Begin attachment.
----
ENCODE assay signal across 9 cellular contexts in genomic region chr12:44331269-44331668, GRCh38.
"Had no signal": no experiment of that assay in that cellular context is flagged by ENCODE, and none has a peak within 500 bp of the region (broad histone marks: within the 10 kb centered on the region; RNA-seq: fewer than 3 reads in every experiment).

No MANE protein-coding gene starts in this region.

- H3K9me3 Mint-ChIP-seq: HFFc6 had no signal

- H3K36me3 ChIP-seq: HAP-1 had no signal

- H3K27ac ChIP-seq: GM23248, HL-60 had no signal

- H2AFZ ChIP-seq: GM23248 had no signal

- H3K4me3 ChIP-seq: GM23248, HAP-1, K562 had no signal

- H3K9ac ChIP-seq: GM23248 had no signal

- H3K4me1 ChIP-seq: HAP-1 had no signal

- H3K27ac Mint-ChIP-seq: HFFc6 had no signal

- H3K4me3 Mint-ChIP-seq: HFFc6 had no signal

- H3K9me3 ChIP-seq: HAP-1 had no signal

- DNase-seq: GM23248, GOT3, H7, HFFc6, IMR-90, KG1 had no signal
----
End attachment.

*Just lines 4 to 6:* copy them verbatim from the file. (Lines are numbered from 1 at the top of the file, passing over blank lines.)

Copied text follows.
- H3K9me3 Mint-ChIP-seq: HFFc6 had no signal

- H3K36me3 ChIP-seq: HAP-1 had no signal

- H3K27ac ChIP-seq: GM23248, HL-60 had no signal